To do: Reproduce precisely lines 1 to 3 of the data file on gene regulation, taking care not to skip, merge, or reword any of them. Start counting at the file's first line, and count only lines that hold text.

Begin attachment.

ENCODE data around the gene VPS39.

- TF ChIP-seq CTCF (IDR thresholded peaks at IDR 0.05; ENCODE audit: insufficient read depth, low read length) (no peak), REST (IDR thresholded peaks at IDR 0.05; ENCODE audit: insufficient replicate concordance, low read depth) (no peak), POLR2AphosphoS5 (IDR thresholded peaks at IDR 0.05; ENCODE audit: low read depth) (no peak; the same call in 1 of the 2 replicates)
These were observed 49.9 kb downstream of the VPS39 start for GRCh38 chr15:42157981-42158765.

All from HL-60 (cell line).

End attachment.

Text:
ENCODE data around the gene VPS39.

- TF ChIP-seq CTCF (IDR thresholded peaks at IDR 0.05; ENCODE audit: insufficient read depth, low read length) (no peak), REST (IDR thresholded peaks at IDR 0.05; ENCODE audit: insufficient replicate concordance, low read depth) (no peak), POLR2AphosphoS5 (IDR thresholded peaks at IDR 0.05; ENCODE audit: low read depth) (no peak; the same call in 1 of the 2 replicates)
These were observed 49.9 kb downstream of the VPS39 start for GRCh38 chr15:42157981-42158765.